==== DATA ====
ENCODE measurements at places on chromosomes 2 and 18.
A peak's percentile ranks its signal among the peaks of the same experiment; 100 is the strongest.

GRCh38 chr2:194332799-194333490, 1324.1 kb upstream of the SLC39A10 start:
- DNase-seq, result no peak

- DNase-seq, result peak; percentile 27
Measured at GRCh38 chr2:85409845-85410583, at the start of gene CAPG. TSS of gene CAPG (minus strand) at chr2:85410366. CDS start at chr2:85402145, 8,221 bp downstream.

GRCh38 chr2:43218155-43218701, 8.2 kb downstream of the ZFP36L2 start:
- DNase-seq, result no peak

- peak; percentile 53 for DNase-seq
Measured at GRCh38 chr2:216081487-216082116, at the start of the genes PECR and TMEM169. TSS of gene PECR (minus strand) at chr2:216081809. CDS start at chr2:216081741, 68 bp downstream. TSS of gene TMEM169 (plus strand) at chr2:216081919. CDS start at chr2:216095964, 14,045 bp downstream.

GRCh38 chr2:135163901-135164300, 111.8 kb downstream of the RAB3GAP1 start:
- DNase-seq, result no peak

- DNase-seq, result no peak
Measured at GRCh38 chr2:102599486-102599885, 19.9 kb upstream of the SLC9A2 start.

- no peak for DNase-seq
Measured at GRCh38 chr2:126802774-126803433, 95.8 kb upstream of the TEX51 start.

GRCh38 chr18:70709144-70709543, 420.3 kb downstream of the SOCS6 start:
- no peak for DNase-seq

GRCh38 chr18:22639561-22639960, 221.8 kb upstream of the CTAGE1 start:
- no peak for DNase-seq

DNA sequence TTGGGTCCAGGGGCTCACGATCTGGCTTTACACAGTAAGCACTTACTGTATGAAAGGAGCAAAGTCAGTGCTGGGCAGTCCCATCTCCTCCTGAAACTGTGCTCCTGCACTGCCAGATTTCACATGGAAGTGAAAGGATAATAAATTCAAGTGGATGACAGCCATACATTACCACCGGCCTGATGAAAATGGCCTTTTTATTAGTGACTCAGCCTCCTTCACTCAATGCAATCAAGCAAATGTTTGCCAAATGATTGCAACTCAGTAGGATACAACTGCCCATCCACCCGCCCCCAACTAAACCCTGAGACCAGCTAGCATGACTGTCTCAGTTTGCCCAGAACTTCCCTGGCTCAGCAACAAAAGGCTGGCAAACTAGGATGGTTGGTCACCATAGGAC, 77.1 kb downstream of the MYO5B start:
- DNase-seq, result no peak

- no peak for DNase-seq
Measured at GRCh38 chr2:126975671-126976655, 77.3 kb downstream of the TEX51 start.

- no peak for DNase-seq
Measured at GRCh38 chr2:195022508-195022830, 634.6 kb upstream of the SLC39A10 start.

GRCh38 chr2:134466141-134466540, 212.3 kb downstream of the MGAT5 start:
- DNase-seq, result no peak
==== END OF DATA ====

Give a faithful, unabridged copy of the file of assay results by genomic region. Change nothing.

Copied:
ENCODE measurements at places on chromosomes 2 and 18.
A peak's percentile ranks its signal among the peaks of the same experiment; 100 is the strongest.

GRCh38 chr2:194332799-194333490, 1324.1 kb upstream of the SLC39A10 start:
- DNase-seq, result no peak

- DNase-seq, result peak; percentile 27
Measured at GRCh38 chr2:85409845-85410583, at the start of gene CAPG. TSS of gene CAPG (minus strand) at chr2:85410366. CDS start at chr2:85402145, 8,221 bp downstream.

GRCh38 chr2:43218155-43218701, 8.2 kb downstream of the ZFP36L2 start:
- DNase-seq, result no peak

- peak; percentile 53 for DNase-seq
Measured at GRCh38 chr2:216081487-216082116, at the start of the genes PECR and TMEM169. TSS of gene PECR (minus strand) at chr2:216081809. CDS start at chr2:216081741, 68 bp downstream. TSS of gene TMEM169 (plus strand) at chr2:216081919. CDS start at chr2:216095964, 14,045 bp downstream.

GRCh38 chr2:135163901-135164300, 111.8 kb downstream of the RAB3GAP1 start:
- DNase-seq, result no peak

- DNase-seq, result no peak
Measured at GRCh38 chr2:102599486-102599885, 19.9 kb upstream of the SLC9A2 start.

- no peak for DNase-seq
Measured at GRCh38 chr2:126802774-126803433, 95.8 kb upstream of the TEX51 start.

GRCh38 chr18:70709144-70709543, 420.3 kb downstream of the SOCS6 start:
- no peak for DNase-seq

GRCh38 chr18:22639561-22639960, 221.8 kb upstream of the CTAGE1 start:
- no peak for DNase-seq

DNA sequence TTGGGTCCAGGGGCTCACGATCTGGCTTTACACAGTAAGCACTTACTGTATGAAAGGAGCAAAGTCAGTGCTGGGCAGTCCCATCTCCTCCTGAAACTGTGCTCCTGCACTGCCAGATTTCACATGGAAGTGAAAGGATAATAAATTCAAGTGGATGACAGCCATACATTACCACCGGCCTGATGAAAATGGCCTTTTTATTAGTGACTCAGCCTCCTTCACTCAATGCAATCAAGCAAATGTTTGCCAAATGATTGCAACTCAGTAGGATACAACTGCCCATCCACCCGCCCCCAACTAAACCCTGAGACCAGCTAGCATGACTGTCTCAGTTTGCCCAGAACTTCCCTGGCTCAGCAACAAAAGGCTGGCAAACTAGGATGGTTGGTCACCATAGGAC, 77.1 kb downstream of the MYO5B start:
- DNase-seq, result no peak

- no peak for DNase-seq
Measured at GRCh38 chr2:126975671-126976655, 77.3 kb downstream of the TEX51 start.

- no peak for DNase-seq
Measured at GRCh38 chr2:195022508-195022830, 634.6 kb upstream of the SLC39A10 start.

GRCh38 chr2:134466141-134466540, 212.3 kb downstream of the MGAT5 start:
- DNase-seq, result no peak